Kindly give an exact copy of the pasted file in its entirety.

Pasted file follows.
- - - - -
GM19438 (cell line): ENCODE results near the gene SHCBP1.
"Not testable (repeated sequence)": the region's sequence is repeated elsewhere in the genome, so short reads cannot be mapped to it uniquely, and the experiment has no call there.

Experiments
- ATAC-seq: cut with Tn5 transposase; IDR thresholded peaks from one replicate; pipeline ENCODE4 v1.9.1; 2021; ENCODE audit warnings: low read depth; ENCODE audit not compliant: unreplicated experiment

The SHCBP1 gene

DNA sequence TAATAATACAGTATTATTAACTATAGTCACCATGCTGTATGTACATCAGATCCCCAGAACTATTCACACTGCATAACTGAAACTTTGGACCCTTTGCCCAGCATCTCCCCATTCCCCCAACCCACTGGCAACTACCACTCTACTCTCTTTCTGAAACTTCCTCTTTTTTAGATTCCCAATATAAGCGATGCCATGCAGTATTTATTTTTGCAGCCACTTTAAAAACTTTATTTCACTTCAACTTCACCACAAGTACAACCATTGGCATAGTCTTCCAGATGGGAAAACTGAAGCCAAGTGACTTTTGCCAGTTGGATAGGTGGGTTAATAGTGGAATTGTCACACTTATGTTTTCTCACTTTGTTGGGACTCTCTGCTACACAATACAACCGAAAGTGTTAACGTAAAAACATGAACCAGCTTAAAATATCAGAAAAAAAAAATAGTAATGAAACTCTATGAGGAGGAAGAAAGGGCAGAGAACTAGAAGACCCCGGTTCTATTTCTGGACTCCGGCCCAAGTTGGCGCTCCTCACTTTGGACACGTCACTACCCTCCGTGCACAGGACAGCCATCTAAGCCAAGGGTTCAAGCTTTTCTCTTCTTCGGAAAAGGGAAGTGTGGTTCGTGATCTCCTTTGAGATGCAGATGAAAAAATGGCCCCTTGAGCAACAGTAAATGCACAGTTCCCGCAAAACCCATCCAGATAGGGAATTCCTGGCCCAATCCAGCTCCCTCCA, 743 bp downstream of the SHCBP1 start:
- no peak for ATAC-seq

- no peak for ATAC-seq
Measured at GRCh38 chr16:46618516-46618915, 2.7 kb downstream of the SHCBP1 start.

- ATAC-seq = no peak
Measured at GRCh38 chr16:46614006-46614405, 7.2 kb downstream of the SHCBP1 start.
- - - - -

GM19438 (cell line): ENCODE results near the gene SHCBP1.
"Not testable (repeated sequence)": the region's sequence is repeated elsewhere in the genome, so short reads cannot be mapped to it uniquely, and the experiment has no call there.

Experiments
- ATAC-seq: cut with Tn5 transposase; IDR thresholded peaks from one replicate; pipeline ENCODE4 v1.9.1; 2021; ENCODE audit warnings: low read depth; ENCODE audit not compliant: unreplicated experiment

The SHCBP1 gene

DNA sequence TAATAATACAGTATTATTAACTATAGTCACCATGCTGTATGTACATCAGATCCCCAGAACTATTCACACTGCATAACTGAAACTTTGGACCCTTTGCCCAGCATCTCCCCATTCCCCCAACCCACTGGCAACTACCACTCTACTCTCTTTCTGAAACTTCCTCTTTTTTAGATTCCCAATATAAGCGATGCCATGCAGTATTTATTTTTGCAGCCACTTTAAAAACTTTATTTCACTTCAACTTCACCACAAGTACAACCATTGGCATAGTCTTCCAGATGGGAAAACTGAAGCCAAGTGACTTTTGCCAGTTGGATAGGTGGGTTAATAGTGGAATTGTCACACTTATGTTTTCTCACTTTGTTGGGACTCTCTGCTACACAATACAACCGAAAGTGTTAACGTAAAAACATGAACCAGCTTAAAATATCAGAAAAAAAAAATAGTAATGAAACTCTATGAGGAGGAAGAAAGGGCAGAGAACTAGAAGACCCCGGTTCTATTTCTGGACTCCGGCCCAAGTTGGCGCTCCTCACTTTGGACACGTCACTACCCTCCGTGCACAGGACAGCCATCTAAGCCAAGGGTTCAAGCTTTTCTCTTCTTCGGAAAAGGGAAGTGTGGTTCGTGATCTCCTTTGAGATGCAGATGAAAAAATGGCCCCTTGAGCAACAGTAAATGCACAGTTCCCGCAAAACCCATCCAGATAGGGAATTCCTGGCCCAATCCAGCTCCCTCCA, 743 bp downstream of the SHCBP1 start:
- no peak for ATAC-seq

- no peak for ATAC-seq
Measured at GRCh38 chr16:46618516-46618915, 2.7 kb downstream of the SHCBP1 start.

- ATAC-seq = no peak
Measured at GRCh38 chr16:46614006-46614405, 7.2 kb downstream of the SHCBP1 start.